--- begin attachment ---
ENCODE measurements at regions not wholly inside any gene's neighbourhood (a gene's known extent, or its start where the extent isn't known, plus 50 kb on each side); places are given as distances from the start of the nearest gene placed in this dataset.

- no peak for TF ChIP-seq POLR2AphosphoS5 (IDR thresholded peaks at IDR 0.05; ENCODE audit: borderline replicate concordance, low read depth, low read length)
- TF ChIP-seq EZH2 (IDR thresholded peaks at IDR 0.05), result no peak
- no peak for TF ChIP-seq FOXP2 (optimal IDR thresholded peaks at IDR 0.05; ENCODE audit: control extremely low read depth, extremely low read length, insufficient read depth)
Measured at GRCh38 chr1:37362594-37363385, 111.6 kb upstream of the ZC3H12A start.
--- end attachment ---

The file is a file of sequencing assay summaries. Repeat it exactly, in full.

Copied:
ENCODE measurements at regions not wholly inside any gene's neighbourhood (a gene's known extent, or its start where the extent isn't known, plus 50 kb on each side); places are given as distances from the start of the nearest gene placed in this dataset.

- no peak for TF ChIP-seq POLR2AphosphoS5 (IDR thresholded peaks at IDR 0.05; ENCODE audit: borderline replicate concordance, low read depth, low read length)
- TF ChIP-seq EZH2 (IDR thresholded peaks at IDR 0.05), result no peak
- no peak for TF ChIP-seq FOXP2 (optimal IDR thresholded peaks at IDR 0.05; ENCODE audit: control extremely low read depth, extremely low read length, insufficient read depth)
Measured at GRCh38 chr1:37362594-37363385, 111.6 kb upstream of the ZC3H12A start.